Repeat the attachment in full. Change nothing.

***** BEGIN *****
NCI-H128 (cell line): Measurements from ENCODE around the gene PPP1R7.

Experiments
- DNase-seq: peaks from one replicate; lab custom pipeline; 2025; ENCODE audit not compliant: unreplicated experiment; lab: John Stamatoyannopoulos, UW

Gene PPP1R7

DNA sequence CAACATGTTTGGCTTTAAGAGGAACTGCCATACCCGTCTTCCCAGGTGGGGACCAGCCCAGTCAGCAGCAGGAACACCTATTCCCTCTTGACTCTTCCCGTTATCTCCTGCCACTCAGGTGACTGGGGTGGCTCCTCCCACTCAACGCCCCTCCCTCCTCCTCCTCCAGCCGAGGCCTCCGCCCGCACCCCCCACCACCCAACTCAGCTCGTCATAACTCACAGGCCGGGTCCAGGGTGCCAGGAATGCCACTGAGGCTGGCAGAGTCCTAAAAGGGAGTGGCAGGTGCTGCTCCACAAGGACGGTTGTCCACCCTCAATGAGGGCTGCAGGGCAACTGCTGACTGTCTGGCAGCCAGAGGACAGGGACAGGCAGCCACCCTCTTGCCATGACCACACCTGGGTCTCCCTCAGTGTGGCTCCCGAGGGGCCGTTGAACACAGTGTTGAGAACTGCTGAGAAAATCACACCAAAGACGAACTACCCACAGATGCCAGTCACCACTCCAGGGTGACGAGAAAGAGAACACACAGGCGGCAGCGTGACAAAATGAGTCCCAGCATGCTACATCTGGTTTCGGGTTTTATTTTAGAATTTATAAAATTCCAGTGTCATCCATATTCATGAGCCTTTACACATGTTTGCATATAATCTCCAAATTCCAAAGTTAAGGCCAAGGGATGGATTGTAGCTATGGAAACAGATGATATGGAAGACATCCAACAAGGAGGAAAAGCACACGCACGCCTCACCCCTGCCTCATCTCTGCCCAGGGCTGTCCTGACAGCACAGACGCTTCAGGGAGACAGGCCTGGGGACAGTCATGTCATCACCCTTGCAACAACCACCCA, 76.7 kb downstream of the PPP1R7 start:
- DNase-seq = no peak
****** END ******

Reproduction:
NCI-H128 (cell line): Measurements from ENCODE around the gene PPP1R7.

Experiments
- DNase-seq: peaks from one replicate; lab custom pipeline; 2025; ENCODE audit not compliant: unreplicated experiment; lab: John Stamatoyannopoulos, UW

Gene PPP1R7

DNA sequence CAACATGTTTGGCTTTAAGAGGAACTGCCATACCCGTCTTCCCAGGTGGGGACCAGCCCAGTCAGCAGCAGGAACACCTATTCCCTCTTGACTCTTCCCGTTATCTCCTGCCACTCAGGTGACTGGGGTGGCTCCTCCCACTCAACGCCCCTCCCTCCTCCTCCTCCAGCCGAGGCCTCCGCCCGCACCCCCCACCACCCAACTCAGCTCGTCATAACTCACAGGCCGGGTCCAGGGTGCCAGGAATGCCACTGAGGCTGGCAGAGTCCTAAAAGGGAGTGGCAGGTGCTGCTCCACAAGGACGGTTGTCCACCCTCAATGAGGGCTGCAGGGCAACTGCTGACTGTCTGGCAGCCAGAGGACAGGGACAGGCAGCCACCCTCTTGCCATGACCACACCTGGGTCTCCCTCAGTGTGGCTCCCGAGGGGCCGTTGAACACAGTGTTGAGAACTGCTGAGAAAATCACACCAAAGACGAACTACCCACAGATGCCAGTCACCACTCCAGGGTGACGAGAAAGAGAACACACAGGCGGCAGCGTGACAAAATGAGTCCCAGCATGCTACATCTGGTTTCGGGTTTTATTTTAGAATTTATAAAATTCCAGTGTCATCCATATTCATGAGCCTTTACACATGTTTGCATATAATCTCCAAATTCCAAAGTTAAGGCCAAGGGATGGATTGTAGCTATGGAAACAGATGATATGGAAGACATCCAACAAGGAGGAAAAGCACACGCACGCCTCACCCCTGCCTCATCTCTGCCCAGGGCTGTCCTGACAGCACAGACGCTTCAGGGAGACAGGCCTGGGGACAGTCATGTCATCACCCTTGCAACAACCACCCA, 76.7 kb downstream of the PPP1R7 start:
- DNase-seq = no peak